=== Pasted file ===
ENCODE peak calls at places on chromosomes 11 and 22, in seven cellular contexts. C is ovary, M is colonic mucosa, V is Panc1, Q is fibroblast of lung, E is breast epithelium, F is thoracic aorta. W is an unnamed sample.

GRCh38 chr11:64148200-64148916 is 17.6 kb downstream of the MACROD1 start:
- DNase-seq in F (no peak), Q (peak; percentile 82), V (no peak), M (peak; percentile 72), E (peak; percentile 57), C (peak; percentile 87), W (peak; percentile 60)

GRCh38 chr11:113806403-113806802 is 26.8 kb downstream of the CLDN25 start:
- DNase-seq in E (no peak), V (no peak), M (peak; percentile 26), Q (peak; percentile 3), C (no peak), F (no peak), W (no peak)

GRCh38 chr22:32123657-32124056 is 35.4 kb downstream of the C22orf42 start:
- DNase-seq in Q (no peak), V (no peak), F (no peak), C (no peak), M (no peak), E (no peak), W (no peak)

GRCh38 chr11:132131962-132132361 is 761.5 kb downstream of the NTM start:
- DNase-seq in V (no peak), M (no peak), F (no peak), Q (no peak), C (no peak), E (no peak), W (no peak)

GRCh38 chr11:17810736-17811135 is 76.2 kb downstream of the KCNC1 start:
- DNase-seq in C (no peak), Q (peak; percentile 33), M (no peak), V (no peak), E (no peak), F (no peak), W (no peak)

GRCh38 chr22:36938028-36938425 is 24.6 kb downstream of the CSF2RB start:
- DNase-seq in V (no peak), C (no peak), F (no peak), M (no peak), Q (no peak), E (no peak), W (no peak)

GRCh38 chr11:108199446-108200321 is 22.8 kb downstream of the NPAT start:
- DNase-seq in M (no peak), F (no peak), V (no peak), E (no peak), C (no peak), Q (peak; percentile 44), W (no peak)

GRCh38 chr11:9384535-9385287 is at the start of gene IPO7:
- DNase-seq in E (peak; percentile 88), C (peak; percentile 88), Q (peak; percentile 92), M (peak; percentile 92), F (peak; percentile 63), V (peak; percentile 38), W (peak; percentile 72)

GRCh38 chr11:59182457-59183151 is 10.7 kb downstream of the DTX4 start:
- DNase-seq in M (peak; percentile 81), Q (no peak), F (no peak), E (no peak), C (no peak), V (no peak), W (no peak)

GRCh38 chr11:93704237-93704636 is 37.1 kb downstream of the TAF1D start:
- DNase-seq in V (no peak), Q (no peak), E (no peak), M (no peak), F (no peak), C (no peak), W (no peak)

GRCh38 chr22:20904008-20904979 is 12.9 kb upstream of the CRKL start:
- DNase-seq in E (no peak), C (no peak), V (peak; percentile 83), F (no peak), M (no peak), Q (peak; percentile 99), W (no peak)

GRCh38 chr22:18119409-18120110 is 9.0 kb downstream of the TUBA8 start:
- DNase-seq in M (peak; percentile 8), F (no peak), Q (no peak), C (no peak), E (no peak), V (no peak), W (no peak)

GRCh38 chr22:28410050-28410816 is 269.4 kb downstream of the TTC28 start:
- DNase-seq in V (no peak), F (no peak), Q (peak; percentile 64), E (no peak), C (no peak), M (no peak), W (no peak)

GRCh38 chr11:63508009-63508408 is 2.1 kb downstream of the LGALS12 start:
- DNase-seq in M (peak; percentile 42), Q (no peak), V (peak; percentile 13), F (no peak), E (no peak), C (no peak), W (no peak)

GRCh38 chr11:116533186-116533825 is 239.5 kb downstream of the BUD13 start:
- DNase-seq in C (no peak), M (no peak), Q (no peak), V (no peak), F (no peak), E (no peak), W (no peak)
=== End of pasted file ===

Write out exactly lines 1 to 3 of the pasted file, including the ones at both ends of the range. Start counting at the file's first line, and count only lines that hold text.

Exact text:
ENCODE peak calls at places on chromosomes 11 and 22, in seven cellular contexts. C is ovary, M is colonic mucosa, V is Panc1, Q is fibroblast of lung, E is breast epithelium, F is thoracic aorta. W is an unnamed sample.

GRCh38 chr11:64148200-64148916 is 17.6 kb downstream of the MACROD1 start:
- DNase-seq in F (no peak), Q (peak; percentile 82), V (no peak), M (peak; percentile 72), E (peak; percentile 57), C (peak; percentile 87), W (peak; percentile 60)